Thursday, 29 July 2021

Surviving To Thriving - A Blue Oceans Strategy

Written by
Dr Steve Harris

I am using Chan Kim’s book, Blue Ocean Strategy (2005), as the framework for a surviving to thriving guide. Kim’s blue oceans’ metaphor defines a blue ocean as a less contested market space. In this space, the opposition is not as relevant, and you thrive (Kim, 2005). I believe one can apply blue ocean strategies at an individual level as well as a business one.

Kim explains that we primarily operate in highly contested Red Oceans, whereas in Blue Oceans, there is less competitor activity. He uses four quadrants to categorise what action to take to exit Red Oceans and enter Blue Oceans. I will give some of my examples of each.

The first category to get out of red oceans – eliminate
What must you eliminate to get out of red oceans? I suggest starting with energy leaks from poor wellness. Then eliminate poor customer experiences. Finally, try treating customers like VIP’s – which means treat them as they would like to be treated as opposed to the old mantra – treat them like you would like to be treated. This requires you to eliminate bureaucracy by reducing red tape and providing more red carpet.

The second category to get out of red oceans – reduce
I firstly suggest reducing judging, complaining, blaming, and gossiping. For the second point, I want to draw on the potential hazards of social media acting as an energy leak. I gleaned this from the movie “The Social Dilemma”. If we become aware of this concern associated with social media, we can save a lot of energy floundering around in red oceans and spend more accessing blue oceans. In the movie, Tristian Harris explains how our energy could get drained by the attention model used by social media sites. They use these to keep us on their site and in so doing improve their advertising revues.

Note, there is nothing intrinsically sinister with their approach; the problem lies in our lack of awareness of their ever refining, personalised algorithm to keep us mesmerised and spend more time on their social media site.

The next point to become aware of is that social media inevitably blurs facts because it has little if no editorial integrity nor sanction like an official newspaper or news channel has – of course, I acknowledge there is bias in everything we are presented in all domains, including official news outlets. They are, however, subject to rules. Therefore, know that when you are on social media sites, an algorithm is monitoring what you are interested in to feed to you reports or videos that follow a similar theme. So most things you view on, say, YouTube are suggested by the algorithm and not something you looked for in the first instance.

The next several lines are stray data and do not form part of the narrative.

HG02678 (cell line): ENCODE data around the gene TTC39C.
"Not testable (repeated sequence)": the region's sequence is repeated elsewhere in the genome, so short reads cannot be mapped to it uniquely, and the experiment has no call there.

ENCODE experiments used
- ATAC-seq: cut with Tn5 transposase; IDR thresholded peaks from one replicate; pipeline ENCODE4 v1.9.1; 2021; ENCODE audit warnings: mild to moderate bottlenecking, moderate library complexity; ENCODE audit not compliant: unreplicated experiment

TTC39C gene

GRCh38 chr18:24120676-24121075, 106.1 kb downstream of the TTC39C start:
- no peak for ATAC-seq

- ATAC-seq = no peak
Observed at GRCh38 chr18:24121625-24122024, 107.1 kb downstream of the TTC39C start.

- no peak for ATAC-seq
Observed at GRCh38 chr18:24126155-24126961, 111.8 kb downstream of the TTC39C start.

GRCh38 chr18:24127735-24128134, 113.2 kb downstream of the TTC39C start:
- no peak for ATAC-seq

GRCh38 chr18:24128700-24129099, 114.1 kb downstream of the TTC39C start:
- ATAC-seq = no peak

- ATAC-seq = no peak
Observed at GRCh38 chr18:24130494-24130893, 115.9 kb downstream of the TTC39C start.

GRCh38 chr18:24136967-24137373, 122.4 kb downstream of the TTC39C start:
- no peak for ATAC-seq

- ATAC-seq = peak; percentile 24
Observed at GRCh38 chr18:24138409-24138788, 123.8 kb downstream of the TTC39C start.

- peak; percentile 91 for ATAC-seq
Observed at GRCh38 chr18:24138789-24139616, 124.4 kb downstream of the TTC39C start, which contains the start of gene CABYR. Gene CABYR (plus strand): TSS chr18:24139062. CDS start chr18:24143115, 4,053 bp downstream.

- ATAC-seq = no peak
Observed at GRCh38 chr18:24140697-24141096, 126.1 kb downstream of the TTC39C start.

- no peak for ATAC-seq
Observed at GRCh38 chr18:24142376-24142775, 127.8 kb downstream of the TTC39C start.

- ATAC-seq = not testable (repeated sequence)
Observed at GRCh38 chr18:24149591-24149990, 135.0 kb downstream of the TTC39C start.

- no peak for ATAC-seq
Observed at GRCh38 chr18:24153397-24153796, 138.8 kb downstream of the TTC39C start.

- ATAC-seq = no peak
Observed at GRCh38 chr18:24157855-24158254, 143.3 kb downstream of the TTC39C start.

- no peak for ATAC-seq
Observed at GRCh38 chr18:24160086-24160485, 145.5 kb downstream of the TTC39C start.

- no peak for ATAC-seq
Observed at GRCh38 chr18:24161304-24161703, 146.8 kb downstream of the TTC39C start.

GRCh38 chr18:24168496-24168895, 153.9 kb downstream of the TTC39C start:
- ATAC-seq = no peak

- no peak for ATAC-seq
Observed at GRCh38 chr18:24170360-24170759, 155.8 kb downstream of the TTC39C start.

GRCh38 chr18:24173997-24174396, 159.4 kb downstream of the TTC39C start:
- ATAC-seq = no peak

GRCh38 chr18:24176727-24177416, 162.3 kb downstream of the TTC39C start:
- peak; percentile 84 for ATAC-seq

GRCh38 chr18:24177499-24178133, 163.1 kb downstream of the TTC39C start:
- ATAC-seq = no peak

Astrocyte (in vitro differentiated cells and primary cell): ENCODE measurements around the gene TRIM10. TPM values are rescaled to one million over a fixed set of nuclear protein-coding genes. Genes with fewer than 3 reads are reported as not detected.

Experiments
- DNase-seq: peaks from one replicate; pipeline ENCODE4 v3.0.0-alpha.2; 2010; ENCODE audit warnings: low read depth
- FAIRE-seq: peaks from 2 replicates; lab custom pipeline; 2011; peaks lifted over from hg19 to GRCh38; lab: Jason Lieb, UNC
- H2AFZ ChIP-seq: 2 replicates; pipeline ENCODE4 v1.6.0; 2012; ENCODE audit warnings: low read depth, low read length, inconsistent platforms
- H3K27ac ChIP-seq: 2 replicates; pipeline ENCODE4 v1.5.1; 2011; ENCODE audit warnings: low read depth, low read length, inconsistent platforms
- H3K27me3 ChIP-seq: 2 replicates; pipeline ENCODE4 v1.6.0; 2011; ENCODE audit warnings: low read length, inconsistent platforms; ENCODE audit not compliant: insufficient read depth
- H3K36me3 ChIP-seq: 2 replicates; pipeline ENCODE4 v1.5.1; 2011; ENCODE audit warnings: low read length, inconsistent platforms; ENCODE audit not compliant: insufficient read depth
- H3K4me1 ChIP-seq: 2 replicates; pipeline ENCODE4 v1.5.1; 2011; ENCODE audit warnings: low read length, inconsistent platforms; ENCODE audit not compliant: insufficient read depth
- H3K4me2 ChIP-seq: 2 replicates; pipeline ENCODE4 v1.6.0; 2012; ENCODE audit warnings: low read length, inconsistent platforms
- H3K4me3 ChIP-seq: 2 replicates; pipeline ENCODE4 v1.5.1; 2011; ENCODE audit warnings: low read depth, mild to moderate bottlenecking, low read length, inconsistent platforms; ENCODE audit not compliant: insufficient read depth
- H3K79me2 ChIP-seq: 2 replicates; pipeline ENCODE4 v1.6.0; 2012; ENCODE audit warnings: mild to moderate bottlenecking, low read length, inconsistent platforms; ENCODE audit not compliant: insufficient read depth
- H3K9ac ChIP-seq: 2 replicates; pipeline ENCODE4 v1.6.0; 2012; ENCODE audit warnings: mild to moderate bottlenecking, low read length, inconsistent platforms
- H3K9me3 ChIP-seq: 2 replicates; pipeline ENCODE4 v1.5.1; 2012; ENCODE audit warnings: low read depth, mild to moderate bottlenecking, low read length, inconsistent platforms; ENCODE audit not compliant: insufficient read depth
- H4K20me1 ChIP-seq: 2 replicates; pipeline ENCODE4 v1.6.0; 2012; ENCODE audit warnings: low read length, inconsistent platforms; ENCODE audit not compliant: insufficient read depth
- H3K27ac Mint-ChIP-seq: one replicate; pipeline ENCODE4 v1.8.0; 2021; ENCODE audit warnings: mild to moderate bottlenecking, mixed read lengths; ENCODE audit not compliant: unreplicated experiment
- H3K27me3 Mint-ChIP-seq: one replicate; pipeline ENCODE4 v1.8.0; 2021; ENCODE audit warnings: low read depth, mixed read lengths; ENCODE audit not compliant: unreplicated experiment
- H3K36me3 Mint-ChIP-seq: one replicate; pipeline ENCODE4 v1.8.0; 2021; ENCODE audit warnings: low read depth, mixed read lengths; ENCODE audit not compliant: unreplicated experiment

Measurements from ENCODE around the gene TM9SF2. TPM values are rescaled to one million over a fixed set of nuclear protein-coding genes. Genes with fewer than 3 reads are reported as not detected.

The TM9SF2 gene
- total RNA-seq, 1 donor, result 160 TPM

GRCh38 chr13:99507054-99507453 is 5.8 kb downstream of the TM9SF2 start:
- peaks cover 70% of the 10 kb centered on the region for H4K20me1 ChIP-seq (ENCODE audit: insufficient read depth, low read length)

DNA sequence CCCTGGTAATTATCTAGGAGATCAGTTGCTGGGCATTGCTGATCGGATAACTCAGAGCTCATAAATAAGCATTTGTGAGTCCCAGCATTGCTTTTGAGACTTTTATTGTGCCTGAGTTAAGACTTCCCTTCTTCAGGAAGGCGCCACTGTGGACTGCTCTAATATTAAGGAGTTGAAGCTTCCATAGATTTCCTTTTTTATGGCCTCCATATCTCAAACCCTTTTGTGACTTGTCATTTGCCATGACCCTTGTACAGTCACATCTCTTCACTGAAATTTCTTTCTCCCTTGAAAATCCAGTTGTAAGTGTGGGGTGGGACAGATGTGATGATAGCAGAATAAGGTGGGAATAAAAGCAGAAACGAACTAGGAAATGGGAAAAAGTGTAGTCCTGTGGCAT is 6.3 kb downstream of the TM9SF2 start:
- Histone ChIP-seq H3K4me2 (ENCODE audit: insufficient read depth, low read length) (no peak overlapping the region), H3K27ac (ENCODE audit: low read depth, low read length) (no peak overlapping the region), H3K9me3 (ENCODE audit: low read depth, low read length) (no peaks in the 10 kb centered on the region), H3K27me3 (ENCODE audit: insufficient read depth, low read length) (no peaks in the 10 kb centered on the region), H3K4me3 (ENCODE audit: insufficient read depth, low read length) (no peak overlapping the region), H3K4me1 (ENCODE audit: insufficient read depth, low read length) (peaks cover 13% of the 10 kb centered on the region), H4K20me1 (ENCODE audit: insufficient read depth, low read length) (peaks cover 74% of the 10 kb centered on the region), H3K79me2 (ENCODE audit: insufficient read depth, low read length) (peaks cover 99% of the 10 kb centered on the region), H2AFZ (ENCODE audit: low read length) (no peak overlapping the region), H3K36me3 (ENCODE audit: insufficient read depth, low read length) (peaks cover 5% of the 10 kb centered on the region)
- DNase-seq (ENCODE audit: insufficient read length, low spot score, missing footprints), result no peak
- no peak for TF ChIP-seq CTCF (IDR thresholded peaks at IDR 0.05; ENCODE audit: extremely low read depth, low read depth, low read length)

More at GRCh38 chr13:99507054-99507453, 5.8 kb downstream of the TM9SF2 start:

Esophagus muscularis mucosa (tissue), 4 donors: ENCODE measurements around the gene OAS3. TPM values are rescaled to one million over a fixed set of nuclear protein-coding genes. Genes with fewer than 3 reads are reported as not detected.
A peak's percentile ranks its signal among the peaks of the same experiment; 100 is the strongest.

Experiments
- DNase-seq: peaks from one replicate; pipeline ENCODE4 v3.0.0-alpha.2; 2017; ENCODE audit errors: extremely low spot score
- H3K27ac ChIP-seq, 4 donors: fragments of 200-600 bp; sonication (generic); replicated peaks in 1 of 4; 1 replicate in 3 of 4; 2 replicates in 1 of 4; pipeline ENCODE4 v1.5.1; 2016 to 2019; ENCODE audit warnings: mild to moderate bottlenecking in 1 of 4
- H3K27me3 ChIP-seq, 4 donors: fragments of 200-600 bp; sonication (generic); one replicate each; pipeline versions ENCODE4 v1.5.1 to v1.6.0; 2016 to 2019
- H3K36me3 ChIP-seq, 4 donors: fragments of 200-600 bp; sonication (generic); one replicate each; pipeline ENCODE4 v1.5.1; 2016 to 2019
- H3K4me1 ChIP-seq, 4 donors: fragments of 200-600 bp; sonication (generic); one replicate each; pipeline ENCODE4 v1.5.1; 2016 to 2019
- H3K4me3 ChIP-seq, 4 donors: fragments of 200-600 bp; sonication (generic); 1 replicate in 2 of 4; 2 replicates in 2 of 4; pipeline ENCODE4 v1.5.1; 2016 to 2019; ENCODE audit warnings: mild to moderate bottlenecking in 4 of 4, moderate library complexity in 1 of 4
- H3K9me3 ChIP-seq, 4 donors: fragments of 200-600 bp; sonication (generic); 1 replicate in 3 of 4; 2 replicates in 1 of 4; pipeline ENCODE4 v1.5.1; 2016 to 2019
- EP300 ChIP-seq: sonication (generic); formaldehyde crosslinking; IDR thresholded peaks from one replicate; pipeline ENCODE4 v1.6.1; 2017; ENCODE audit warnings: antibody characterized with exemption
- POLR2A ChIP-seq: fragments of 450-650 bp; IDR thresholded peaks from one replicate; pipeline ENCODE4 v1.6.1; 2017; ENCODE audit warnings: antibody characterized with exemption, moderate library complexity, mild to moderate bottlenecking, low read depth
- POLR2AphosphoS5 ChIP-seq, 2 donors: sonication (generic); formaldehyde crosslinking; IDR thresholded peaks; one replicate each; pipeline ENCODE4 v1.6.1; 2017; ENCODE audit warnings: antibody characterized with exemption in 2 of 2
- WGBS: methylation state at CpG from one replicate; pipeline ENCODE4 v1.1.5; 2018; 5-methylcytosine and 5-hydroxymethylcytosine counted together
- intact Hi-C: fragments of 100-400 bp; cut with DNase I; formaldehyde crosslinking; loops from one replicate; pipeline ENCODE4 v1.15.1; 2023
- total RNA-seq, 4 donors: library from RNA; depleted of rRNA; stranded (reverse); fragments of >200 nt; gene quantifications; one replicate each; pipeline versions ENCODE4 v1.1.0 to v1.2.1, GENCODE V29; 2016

Once you are caught up in the flow of the algorithm – or dare I say caught up by our addictive nature, you probably experience increased anxiety, hostility, and nostalgia. You may even lose trust in science, as you reinforce your confirmation bias with “evidence” from half-truths fed to you by an algorithm that has got to know more about you than your closest friends and family know.

After a while, it is equally likely you feel enlightened and encouraged by this evidence whilst you will start considering others “sheeples” who are under the influence of an enemy like a world government, Bill Gates or any others uncovered by your social media journey.

Finally and hopefully, you become aware that it is you who may have been mind-captured and are increasingly suspending your critical thinking whilst wandering into a polarised cognitive bubble of intolerance – even willing to alienate friends, as the boundaries of your issues harden.

The third category to get to blue oceans – raise
What must you raise to enter blue oceans? My first suggestion is to improve teamwork, partnerships, and communication. Secondly, express more thankfulness, inspiration, empathy, and mental toughness. Finally, develop new knowledge and skills, e.g. including multiple perspectives and critical thinking. Innovating and improvising to do more things faster and better; becoming techno-savvy and managing the mess – not limited to your own.

The fourth category to get to blue oceans – create
To enter blue oceans, I suggest you create a strategy for surviving to thrive, e.g. one that aligns with national priorities, research, stakeholders’ problems and brings your values to life. In addition, it bonds staff into an organisational culture through its shared mission and values. It embraces multiple bottom lines, helps you flow around VUCA (Volatility, Uncertainty, Complexity and Ambiguity) and adapt faster than the opposition to a changing context. In this way, we adjust to the reality of ever-increasing instability.

It has a plan B to give you global sustainability and risk plans that cater to black swan shock events. In addition, you identify how to create stakeholder commitment to the strategic plan, accountability for results and ethical behaviour. Finally, it maintains current value (what we should do) plus imagines, then researches new ideas from which you invent new values (what we could do) with differentiators that yield unique competitive advantages.

This email address is being protected from spambots. You need JavaScript enabled to view it. and let us know if you have been mind-captured by social media feeds.

Motivational Speaker, Dr Steve Harris, has been studying performance for thirty years of which fifteen have been devoted to performance improvement through an integrated mind and body approach. Steve has the business knowledge and skills to view a wide range of problems with a perspective broader than the established patterns that entrench thinking and close minds.

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